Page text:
An event too big for its roots

As the customers struggle to see their stars, the stars are slow to get a round in

Royal & Ancient officials poured scorn on suggestions yesterday that the Open is now too big an event to be staged at St Andrews as a human ocean flooded through the Home of Golf.

Royal & Ancient officials poured scorn on suggestions yesterday that the Open is now too big an event to be staged at St Andrews as a human ocean flooded through the Home of Golf.

With Friday's record attendance of 47,000 spectators for a single day at the championship lasting just 24 hours before yesterday's turn-out was confirmed at 49,000, walkways around the Old Course were jammed with people, and traffic into the Fife town tailed back several miles.

Unofficial estimates put yesterday's attendance at closer to 60,000, attracted by a combination of Tiger Woods' continued assault on the Old Claret Jug, the glorious sunshine in which the Open basked for a third successive day and the many gatecrashing opportunities that the course offers to potential interlopers.

But the threat by a senior police officer on Friday to seal off the roads into St Andrews never materialised. "We are taking a common-sense approach to the numbers. The space inside St Andrews is finite. There can only be a limited amount of people and a limited amount of vehicles before there is gridlock," he had said. "There has to be a shut-off point. What is paramount is public safety."

However, David Hill, the R&A's championship secretary and the man ultimately responsible for managing the chaos on and around the Old Course, dismissed speculation that St Andrews may now have exceeded its ability to cope with such sizeable gatherings. "You don't really believe him?" said Hill. "No one is going to seal off the town and I'm surprised that anyone would have thought that would happen. I think St Andrews will stage many more Opens."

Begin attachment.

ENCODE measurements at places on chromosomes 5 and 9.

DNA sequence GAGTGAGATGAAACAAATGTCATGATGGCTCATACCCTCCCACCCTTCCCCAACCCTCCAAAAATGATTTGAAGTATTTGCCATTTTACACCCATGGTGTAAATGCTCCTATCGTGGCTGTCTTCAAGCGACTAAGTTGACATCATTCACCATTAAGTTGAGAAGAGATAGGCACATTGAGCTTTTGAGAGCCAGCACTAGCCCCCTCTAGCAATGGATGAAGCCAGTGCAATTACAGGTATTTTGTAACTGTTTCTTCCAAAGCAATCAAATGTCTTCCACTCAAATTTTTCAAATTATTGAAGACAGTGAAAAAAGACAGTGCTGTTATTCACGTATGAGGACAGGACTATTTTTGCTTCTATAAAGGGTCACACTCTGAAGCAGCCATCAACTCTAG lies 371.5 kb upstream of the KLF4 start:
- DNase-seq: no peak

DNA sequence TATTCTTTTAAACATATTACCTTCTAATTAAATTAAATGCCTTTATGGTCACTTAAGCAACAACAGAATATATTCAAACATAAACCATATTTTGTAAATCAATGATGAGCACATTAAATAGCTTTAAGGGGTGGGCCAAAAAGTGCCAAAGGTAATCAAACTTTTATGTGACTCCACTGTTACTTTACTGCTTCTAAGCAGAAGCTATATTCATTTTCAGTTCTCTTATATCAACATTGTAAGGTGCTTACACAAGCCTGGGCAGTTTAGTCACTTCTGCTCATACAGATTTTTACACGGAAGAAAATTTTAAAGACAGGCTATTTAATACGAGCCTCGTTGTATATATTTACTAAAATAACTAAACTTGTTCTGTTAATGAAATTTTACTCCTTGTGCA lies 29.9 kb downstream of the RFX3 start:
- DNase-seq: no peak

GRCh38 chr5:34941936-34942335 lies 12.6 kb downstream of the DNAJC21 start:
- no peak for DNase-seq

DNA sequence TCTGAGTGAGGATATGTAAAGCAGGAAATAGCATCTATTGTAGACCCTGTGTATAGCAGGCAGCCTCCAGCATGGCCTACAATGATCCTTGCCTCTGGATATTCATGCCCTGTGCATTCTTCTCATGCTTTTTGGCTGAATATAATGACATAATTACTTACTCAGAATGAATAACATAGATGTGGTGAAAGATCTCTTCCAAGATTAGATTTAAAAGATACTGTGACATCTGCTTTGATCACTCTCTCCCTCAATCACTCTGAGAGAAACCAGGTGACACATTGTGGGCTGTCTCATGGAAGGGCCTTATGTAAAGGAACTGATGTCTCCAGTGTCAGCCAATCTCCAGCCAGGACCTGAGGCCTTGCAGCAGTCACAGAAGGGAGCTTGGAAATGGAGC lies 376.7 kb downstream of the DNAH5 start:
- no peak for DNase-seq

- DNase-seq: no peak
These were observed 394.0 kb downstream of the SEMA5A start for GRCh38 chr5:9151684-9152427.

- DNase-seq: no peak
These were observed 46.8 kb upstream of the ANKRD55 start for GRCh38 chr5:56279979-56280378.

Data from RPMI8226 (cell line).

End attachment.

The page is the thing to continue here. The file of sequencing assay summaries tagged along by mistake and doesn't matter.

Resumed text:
But with the overall attendance for the week now topping 180,000, and the previous record set to be shattered yet again this morning, many spectators are taking an inordinate amount of time to move about the course with delays particularly prevalent at the various crossover points along the links.

Naturally, the largest galleries followed Woods and his playing partner, David Toms, but in general the pace of play yesterday was a vast improvement on the times of up to five and a half hours which had prevailed for the opening two rounds.

Journeys to the exhibition area from the R&A clubhouse were taking considerably longer - well over half an hour in fact even though the distance involved is barely half a mile. Patience has been a virtue this week, not least for autograph seekers, with one poor child forced to wait more than three hours before getting his chance of 88-year-old Sam Snead's signature. Yet this failed to prevent the tills from ringing with monotonous regularity as equipment manufacturers indulged in a bonanza of selling.

"Whatever figure you think of, double it," said sales assistant, Martyn Rabbitt, at one stand. "Everything has doubled - the number of people, the prices, everything. It's almost got to the point of madness."

One commentator wrote: "It's not so much that people are being overcharged at the Millennium Open, more that they are getting fleeced." An Open tie with claret-jug logo is selling for £25 while a collared shirt was going for £67.50.

Shirts, though, were not that much in evidence as thousands of youths and too many middle-aged men who ought to have known better swaggered bare-chested around the course. Whether they were provoked by the uncharacteristic heat or the lure of 15 minutes of fame, three people were arrested on Friday as streakers defied warnings not to run on to the course. One man shed his clothes at the ninth hole and two women followed suit later, one of them, topless, accosting Woods as he left the 18th green.

The individuals concerned will appear in the sheriff's court at nearby Cupar tomorrow morning, but the police yesterday confirmed that they would continue to make arrests. Another male streaker appeared on the 18th yesterday afternoon, but by then the crowds' gaze had been averted by the events on course.

None the less, the observation of one American journalist, used to daily crowds in excess of 100,000 at tournaments in his own country, had a certain poignance. "St Andrews may be the Home of Golf, but this year it's probably best to watch the golf at home."

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